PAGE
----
Those of you who know me can attest to the fact that I'm not a very sensitive, emotional, touchy-feely kind of person. I often substitute sarcasm in situations more tailored for tears and a hug.
Having said all that, I have to say (through tears) that I've been tremendously affected by Diana Hummell, a woman I've never met...and now never will.
As Christians we all hear our share of prayer requests each week. Someone's cousin lost his job. Someone's father needs a heart transplant. Someone's having a rough time in their marriage. Praying for these people, both friends and strangers at night has offered tremendous spiritual gifts, not only for me, but for my husband and our sons.
Nearly a year ago, my friend Janece from California posted a prayer request for Diana Hummell. Diana, who like me, was thirty-something a loving wife and the mom of two little boys, had just been diagnosed with stage-4 Cancer. I couldn't imagine.
The day I read her prayer request, I was cursing my dishwasher for not properly doing its job, whining about not having enough money for a weekend away and fervently trying to hide a dozen new gray hairs that'd popped up seemingly overnight. When I realized my similarities to Diana, and the battle she was facing, my life seemed so cushy, my concerns, so petty.
I clicked on Diana's CaringBridge.com journal link. If you aren't familliar with Caring Bridge, it's an online network that allows cancer patients to create their own websites with photos and an online journal of their progress.
Like most of us running on the hamster wheel of life, I don't have much time. But, I made time to read Diana's journal updates because I'd never encountered a woman with such grace, who handled a terminal diagnosis with such reliance on her god, a BIG HUGE GOD, who loved her more than she could imagine. Every entry was filled with hope, gratitude and a lesson she'd learned through her struggles. She reminded me so much of the Apostle Paul, who I'm quite a fan of. With every journal post I read, I just knew she was going to get better, that her cancer would be in remission in just a few months.
That brings me to yesterday, an incredibly busy day, running hither and yon, pulling everything together for a senior education seminar. It was the biggest seminar I'd ever facilitated and my nerves were frazzled. The attendees sat munching and listening to speakers. Things so far had come off without a hitch. Finally, I could relax. Sitting in the back out of view, I popped open my phone for a quick email check. "Ah, a journal update from Diana. Let's see how she's doing!" It'd been a few weeks since she'd posted.
Shock and shortness of breath took over as I read the words "This is Cameron, Diana's husband. Diana went to walk with Jesus this morning at 6:15 am while she was sleeping, a slight smile on her face."
An unexpected sense of mourning overtook me for a woman that I never even got to meet, didn't even know where she lived. Sitting in the back of the conference room, listening to an expert discuss the benefits of staying active well into your 80's, I wiped away tears for a young mother who would never even see her 40's, yet she taught her journal readers so much about being grateful for every minute of every day. She wasn't a published author with a flashy evangelistic message for the masses. She was an ordinary young woman doing life, who stopped to record her thoughts along the way.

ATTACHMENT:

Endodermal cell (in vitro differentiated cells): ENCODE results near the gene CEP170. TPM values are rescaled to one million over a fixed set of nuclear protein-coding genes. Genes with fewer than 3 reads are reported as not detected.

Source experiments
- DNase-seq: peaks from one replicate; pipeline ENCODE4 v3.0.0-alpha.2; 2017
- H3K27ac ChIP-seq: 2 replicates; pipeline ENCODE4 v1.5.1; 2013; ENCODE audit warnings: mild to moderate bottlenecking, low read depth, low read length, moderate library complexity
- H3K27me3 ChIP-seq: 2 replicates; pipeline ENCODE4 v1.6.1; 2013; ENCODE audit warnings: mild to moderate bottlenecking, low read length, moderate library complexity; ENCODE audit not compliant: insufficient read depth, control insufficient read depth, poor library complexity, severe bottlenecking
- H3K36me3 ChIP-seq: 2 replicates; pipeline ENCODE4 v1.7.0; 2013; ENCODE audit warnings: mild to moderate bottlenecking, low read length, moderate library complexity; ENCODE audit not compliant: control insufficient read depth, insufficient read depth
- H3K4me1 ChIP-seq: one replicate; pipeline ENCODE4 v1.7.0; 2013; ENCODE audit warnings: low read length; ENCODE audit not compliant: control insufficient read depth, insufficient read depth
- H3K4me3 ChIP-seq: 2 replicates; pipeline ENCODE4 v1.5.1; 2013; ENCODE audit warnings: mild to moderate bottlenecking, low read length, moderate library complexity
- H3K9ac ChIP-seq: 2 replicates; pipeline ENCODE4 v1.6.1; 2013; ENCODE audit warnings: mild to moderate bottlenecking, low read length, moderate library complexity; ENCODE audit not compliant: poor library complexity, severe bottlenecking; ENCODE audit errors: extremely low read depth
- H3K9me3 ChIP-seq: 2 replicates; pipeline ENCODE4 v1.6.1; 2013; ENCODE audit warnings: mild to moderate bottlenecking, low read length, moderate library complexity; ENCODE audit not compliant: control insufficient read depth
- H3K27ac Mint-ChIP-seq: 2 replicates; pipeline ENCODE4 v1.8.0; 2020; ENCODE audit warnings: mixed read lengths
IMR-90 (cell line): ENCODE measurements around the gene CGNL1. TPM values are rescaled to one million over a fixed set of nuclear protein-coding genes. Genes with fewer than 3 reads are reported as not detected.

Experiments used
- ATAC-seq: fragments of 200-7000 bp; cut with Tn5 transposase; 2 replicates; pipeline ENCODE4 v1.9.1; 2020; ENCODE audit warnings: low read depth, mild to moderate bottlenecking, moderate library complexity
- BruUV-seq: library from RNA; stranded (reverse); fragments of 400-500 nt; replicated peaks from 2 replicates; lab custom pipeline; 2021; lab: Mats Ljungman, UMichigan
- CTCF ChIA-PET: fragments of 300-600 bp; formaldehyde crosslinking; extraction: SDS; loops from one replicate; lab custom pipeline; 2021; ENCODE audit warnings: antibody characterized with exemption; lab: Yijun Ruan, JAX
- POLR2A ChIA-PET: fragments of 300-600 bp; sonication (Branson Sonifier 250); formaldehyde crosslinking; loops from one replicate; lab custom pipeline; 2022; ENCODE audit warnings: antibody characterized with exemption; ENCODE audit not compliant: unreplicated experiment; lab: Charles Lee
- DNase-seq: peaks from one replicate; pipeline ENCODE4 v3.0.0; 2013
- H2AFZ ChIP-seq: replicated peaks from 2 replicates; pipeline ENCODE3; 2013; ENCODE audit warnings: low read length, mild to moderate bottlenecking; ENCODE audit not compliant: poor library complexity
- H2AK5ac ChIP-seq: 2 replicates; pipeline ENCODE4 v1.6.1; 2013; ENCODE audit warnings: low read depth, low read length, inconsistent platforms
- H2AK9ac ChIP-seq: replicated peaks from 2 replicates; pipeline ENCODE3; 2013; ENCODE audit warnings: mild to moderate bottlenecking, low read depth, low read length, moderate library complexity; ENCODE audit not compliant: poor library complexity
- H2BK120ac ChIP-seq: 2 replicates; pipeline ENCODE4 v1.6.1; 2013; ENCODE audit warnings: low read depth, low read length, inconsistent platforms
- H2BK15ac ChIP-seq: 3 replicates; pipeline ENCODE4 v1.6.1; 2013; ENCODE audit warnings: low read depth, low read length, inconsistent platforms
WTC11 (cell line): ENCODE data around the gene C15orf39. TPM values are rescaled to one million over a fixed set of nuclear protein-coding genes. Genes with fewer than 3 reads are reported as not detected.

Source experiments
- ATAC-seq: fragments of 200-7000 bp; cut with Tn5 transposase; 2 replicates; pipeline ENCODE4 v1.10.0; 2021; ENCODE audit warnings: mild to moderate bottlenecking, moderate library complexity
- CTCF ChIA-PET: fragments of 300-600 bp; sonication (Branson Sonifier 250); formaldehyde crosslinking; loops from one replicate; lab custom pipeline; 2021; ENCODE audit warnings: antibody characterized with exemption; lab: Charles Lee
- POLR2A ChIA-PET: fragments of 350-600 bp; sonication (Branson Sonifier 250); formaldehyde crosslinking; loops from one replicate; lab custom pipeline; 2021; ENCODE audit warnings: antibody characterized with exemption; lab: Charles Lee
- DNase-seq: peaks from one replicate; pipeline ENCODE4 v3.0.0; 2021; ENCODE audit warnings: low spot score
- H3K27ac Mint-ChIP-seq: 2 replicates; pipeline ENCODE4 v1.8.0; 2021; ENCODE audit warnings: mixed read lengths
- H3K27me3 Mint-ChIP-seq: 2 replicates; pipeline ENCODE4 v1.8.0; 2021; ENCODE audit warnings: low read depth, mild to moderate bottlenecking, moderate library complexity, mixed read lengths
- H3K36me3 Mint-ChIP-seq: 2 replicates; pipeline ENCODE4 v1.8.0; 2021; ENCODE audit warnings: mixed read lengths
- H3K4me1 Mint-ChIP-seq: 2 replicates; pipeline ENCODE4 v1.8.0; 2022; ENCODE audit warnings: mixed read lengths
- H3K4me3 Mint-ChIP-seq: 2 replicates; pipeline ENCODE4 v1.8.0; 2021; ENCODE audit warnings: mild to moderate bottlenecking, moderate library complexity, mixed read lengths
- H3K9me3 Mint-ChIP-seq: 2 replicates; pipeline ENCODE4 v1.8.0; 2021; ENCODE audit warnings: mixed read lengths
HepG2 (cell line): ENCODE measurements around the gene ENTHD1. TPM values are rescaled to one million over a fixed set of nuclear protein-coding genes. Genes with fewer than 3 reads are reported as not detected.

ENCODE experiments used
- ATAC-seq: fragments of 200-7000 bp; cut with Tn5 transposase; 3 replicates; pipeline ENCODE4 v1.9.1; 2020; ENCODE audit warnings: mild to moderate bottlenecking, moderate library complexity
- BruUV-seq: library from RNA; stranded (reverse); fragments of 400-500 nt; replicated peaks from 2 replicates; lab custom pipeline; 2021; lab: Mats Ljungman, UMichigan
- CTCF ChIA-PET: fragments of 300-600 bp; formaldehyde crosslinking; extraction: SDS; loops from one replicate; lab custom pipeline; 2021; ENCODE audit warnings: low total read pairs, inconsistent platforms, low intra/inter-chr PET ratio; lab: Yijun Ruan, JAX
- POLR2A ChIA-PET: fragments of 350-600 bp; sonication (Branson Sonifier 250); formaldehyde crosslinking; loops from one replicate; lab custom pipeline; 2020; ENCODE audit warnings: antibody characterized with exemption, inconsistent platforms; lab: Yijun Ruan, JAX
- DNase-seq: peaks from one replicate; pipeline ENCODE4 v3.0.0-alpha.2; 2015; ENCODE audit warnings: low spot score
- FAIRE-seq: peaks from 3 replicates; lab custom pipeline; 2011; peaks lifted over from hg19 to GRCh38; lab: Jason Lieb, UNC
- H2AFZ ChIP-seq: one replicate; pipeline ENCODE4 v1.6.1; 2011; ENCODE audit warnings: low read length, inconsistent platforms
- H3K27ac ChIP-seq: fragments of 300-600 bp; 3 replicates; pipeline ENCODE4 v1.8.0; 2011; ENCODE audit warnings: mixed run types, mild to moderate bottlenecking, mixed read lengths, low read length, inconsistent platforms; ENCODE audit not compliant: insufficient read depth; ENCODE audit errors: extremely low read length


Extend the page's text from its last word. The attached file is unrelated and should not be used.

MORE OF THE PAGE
I could go on and on about this unexpected hero, but it's better to let you read for yourself. I've pasted one of Diana's posts below.
March 3, 2010
It's with raw emotion that I write today. Last night was rough, to say the least. I don't like even writing those words and don't mean them to sound as if I'm complaining, because I have it so much easier then so many.
Just walking through the store today it hit me that life can and very much is, so fragile. I was convicted as I wandered the isles with Zach, that looking on the outside of most people, you assume they are healthy individuals pacing the isles just as you are, focused on what items they may need. Then I passed a fish tank full of fish (Zach's fav place to stop and watch) and looked back at the reflection to see a "healthy" person looking back at me. It was me, and on the outside everything appears to be "normal".
No one would guess that the night before I was gasping for air as my liver shot out the most horrific pain. That I still struggle even now as the tears flow to take a full breath of air. No one would know I have cancer.
So, where am I going with this? I guess I say all that to say that for the first time I finally realized that the person in our way, or one taking a little longer in the line that is supposed to be "fast", the one that isn't sure where they parked their car, or the person that simply doesn't respond how we think they should or in some cases the most healthiest looking person passing me down an isle...may have had his/her worst night last night. I think of the many times I allowed myself to get upset over silly little nothings like those I mentioned...oh how perspectives can change in a moment!
I also write today, because this week we are in need of much prayer. My health of course being one of them and the other is for wisdom...God's wisdom as we weigh and balance areas of our lives. We want what God has for us and are completely dependent on the road He wants us to take. Life is a journey, we're wanting to do our best to follow in the many directions He'll lead us through. We just need His wisdom!
Thank you for your countless thoughts and prayers you have already so sweetly spoken. We cling to those daily, thank you for helping bare our burdens and may God continue to bless you in ways you never thought possible.